For years I've heard how MLK was a communist, a womanizer, and if we're going to celebrate a day honoring a man of color, we should celebrate George Washington Carver or someone like that. Well, all of that may be true. Or it may not be. Who knows. The issue of MLK Day, however, has gone far beyond the man itself.
As a friend of mine once said, "If you used to have to eat at the back door of restaurants, or sit in the balcony at a theater, or use a separate restroom and water fountain, or go to a separate school - you too might want to honor the man who started the ball rolling for getting those restrictions lifted."
When we moved to Alabama when I was seven years old, there was a laundromat across the street from our house with a sign in the front window that said "White Only." I asked my mother where people were supposed to wash their colored clothes.
I remember driving past the blacks-only school in our southern town and instinctively realizing that something was not right about that. I remember the trauma of integration during my freshman and sophomore years of high school.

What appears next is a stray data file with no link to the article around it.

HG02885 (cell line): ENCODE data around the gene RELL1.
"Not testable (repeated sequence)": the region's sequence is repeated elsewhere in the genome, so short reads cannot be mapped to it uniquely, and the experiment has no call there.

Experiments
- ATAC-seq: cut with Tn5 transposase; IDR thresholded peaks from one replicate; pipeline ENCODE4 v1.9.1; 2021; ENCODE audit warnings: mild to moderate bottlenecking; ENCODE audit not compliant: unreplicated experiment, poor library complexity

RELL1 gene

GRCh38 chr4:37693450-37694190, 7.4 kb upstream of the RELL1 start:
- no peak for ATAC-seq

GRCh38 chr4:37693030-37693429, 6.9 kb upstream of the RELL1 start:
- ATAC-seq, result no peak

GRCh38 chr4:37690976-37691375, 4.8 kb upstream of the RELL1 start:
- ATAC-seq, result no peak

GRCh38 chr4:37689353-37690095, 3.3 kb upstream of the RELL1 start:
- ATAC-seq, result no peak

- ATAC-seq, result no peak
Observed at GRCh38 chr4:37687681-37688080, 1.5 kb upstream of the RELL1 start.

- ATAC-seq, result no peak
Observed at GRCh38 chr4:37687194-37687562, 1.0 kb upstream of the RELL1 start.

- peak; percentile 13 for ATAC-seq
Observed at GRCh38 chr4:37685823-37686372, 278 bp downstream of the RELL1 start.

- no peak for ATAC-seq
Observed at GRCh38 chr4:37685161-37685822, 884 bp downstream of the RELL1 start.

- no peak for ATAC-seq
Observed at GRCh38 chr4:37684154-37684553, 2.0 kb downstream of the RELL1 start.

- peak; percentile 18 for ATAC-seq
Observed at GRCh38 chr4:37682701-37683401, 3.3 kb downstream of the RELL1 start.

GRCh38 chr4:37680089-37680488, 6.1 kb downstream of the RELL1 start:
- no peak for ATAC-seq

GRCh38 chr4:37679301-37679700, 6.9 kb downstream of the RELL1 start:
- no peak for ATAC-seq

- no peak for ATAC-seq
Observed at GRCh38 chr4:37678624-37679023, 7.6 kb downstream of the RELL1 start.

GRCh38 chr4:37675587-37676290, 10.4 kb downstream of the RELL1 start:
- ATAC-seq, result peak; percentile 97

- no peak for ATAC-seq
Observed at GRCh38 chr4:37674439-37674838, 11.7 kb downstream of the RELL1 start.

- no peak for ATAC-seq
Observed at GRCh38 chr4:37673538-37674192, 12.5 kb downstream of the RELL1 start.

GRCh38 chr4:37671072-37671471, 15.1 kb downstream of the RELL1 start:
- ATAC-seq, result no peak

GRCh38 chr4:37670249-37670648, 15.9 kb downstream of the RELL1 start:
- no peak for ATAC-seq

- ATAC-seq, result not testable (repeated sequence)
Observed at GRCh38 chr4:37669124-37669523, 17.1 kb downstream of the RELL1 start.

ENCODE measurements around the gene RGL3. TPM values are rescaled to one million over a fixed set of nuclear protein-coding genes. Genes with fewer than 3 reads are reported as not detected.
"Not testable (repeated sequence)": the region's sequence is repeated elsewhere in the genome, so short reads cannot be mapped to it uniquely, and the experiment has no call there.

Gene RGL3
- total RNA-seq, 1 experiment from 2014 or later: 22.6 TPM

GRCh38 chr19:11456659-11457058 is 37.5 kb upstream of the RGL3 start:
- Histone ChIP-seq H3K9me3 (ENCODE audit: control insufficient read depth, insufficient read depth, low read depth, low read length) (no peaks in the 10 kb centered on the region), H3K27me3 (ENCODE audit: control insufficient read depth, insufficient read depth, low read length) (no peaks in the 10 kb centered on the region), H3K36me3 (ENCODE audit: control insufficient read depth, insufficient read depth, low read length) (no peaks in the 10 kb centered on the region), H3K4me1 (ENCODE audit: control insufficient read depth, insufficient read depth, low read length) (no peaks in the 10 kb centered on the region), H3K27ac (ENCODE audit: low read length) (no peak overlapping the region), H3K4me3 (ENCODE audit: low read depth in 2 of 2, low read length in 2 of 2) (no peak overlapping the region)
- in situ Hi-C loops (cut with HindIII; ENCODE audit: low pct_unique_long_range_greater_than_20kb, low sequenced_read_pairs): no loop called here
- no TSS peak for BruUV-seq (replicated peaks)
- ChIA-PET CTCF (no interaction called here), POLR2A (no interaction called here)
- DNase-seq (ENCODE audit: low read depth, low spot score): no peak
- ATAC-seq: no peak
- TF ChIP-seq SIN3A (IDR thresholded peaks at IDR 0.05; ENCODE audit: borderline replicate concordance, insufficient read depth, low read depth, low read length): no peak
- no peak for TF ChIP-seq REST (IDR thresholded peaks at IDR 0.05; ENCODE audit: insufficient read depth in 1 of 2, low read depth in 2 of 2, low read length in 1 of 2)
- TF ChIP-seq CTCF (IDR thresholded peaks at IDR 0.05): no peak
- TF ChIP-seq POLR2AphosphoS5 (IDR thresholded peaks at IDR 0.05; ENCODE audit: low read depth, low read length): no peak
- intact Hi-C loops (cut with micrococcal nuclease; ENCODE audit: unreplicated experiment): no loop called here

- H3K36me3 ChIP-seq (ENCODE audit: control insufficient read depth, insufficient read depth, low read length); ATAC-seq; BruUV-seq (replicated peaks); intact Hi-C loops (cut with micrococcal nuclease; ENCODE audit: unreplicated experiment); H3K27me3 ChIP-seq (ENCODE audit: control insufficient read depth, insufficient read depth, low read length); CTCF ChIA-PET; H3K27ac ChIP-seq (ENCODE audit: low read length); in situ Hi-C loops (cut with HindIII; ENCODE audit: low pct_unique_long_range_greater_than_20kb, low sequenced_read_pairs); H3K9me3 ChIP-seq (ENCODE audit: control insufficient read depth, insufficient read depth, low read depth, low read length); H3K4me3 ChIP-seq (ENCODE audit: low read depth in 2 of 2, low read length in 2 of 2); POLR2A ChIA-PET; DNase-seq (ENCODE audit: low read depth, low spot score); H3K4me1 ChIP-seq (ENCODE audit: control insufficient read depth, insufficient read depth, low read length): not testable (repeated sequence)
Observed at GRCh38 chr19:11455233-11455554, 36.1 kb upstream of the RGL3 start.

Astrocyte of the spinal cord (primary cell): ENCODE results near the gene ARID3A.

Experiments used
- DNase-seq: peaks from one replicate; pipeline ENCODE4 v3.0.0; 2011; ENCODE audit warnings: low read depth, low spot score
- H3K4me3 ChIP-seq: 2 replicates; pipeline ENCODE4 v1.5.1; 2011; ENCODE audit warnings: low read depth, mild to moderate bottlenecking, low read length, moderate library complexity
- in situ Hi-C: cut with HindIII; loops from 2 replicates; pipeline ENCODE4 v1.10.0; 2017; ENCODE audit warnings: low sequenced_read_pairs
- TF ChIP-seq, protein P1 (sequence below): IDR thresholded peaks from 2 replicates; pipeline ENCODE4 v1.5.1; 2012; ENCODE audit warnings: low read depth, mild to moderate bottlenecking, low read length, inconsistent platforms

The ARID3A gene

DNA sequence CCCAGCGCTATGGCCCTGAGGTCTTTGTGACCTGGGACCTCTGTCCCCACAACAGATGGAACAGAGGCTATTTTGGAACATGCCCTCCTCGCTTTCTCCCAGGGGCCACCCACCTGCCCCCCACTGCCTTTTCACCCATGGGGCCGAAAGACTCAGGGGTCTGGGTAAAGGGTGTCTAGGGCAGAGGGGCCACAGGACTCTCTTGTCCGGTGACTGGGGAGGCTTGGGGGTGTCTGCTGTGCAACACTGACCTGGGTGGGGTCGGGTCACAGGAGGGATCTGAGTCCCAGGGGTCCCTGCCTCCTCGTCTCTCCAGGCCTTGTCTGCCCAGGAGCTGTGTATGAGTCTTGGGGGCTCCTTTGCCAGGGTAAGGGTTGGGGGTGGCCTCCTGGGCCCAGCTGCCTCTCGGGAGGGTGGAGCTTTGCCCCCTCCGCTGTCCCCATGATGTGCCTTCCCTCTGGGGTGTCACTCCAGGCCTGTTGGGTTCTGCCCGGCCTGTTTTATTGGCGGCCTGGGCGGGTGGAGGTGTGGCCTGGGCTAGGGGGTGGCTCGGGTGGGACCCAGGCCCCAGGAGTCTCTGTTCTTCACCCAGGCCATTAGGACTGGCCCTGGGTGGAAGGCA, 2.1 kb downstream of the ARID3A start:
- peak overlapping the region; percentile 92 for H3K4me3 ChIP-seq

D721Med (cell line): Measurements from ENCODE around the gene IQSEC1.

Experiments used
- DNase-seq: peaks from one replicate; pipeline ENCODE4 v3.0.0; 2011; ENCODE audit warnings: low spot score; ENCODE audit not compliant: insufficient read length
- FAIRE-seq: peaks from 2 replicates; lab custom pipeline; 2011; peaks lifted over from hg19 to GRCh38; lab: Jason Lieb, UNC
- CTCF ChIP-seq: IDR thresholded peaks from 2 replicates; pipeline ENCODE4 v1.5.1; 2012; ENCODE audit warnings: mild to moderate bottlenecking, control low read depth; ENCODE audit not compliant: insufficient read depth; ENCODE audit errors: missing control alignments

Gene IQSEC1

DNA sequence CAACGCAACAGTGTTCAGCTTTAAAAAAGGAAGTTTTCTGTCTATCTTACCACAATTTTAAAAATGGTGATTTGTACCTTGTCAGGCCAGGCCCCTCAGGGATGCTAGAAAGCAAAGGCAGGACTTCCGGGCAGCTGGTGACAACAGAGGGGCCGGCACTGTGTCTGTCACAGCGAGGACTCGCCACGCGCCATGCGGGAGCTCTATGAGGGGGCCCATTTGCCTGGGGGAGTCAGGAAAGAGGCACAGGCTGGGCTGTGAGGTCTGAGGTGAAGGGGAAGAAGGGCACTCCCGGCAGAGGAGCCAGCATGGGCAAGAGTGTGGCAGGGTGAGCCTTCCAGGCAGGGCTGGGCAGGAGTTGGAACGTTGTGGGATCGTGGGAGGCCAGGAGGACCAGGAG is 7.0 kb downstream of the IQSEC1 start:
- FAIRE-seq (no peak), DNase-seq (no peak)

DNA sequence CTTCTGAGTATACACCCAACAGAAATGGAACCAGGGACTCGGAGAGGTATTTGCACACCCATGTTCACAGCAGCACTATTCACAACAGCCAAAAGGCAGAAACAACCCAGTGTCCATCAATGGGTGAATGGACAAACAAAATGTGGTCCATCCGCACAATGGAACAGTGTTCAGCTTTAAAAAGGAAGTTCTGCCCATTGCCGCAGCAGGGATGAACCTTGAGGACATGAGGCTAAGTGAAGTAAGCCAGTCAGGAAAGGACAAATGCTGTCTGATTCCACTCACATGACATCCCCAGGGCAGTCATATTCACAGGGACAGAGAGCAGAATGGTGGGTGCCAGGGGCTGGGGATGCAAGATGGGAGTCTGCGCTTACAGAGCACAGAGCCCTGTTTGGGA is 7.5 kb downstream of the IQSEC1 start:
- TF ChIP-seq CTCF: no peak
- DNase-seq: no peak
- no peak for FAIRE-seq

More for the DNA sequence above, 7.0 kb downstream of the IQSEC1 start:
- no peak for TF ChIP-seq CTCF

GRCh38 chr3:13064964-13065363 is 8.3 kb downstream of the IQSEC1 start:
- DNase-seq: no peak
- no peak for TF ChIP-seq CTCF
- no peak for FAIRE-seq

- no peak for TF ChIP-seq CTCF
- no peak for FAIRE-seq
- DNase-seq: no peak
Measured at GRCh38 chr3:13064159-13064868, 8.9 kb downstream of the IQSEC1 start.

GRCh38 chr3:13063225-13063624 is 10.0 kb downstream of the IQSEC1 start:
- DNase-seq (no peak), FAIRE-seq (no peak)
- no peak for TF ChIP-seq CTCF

Years ago, probably 23 or so, we helped my father-in-law clean out his storeroom, which was in what the family called his "old office" - the office in which he practiced medicine during the '50s and early '60s. I went around trying to figure out what the dusty rooms were originally used for. The office had two windows, not the usual one which opened into the waiting room. There were two waiting rooms. Black people were not allowed to sit with the white people. That's just the way it was in the deep south in the sixties.
Yes, there are excesses and overreactions in recent years - on both sides. But the treatment of people of color in those days was very, very wrong. That's why my juniors read TO KILL A MOCKINGBIRD every year. They need to know what things were like back then. And if being out of school on MLK day is a small way to right that wrong, and to send a message to the community that we "get it," then that's a good thing.